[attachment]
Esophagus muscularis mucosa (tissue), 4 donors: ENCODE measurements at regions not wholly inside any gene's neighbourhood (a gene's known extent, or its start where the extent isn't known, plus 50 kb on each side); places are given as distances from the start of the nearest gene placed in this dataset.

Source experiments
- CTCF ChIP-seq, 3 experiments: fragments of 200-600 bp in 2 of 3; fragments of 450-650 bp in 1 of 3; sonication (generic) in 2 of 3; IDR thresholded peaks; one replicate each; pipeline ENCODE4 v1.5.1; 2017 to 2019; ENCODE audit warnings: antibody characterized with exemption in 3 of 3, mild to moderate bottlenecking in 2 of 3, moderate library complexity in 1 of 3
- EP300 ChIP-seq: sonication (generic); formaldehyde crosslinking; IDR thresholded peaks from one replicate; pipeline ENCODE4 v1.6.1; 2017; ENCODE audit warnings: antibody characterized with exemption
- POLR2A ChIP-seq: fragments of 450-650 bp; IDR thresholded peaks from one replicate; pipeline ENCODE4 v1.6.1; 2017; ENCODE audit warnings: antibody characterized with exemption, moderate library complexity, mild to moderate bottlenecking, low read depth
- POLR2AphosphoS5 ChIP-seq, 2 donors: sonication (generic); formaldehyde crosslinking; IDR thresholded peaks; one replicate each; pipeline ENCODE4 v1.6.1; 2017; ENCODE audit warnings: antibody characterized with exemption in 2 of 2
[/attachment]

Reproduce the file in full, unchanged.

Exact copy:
Esophagus muscularis mucosa (tissue), 4 donors: ENCODE measurements at regions not wholly inside any gene's neighbourhood (a gene's known extent, or its start where the extent isn't known, plus 50 kb on each side); places are given as distances from the start of the nearest gene placed in this dataset.

Source experiments
- CTCF ChIP-seq, 3 experiments: fragments of 200-600 bp in 2 of 3; fragments of 450-650 bp in 1 of 3; sonication (generic) in 2 of 3; IDR thresholded peaks; one replicate each; pipeline ENCODE4 v1.5.1; 2017 to 2019; ENCODE audit warnings: antibody characterized with exemption in 3 of 3, mild to moderate bottlenecking in 2 of 3, moderate library complexity in 1 of 3
- EP300 ChIP-seq: sonication (generic); formaldehyde crosslinking; IDR thresholded peaks from one replicate; pipeline ENCODE4 v1.6.1; 2017; ENCODE audit warnings: antibody characterized with exemption
- POLR2A ChIP-seq: fragments of 450-650 bp; IDR thresholded peaks from one replicate; pipeline ENCODE4 v1.6.1; 2017; ENCODE audit warnings: antibody characterized with exemption, moderate library complexity, mild to moderate bottlenecking, low read depth
- POLR2AphosphoS5 ChIP-seq, 2 donors: sonication (generic); formaldehyde crosslinking; IDR thresholded peaks; one replicate each; pipeline ENCODE4 v1.6.1; 2017; ENCODE audit warnings: antibody characterized with exemption in 2 of 2